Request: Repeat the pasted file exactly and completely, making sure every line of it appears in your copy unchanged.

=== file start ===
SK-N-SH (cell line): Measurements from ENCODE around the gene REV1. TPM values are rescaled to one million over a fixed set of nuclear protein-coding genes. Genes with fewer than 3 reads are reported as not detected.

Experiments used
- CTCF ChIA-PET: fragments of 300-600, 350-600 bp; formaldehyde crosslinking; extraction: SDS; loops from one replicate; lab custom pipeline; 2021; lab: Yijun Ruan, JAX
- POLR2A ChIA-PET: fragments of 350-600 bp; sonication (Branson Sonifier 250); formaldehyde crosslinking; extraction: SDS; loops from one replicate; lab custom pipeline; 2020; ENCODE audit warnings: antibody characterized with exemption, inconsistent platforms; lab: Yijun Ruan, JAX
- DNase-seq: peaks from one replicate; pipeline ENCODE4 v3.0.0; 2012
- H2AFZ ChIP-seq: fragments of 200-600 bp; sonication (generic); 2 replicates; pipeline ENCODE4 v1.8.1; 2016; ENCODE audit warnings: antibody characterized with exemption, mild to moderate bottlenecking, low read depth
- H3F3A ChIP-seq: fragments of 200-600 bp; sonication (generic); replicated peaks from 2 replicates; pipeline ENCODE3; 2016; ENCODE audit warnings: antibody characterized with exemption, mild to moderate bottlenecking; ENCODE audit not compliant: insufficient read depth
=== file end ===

SK-N-SH (cell line): Measurements from ENCODE around the gene REV1. TPM values are rescaled to one million over a fixed set of nuclear protein-coding genes. Genes with fewer than 3 reads are reported as not detected.

Experiments used
- CTCF ChIA-PET: fragments of 300-600, 350-600 bp; formaldehyde crosslinking; extraction: SDS; loops from one replicate; lab custom pipeline; 2021; lab: Yijun Ruan, JAX
- POLR2A ChIA-PET: fragments of 350-600 bp; sonication (Branson Sonifier 250); formaldehyde crosslinking; extraction: SDS; loops from one replicate; lab custom pipeline; 2020; ENCODE audit warnings: antibody characterized with exemption, inconsistent platforms; lab: Yijun Ruan, JAX
- DNase-seq: peaks from one replicate; pipeline ENCODE4 v3.0.0; 2012
- H2AFZ ChIP-seq: fragments of 200-600 bp; sonication (generic); 2 replicates; pipeline ENCODE4 v1.8.1; 2016; ENCODE audit warnings: antibody characterized with exemption, mild to moderate bottlenecking, low read depth
- H3F3A ChIP-seq: fragments of 200-600 bp; sonication (generic); replicated peaks from 2 replicates; pipeline ENCODE3; 2016; ENCODE audit warnings: antibody characterized with exemption, mild to moderate bottlenecking; ENCODE audit not compliant: insufficient read depth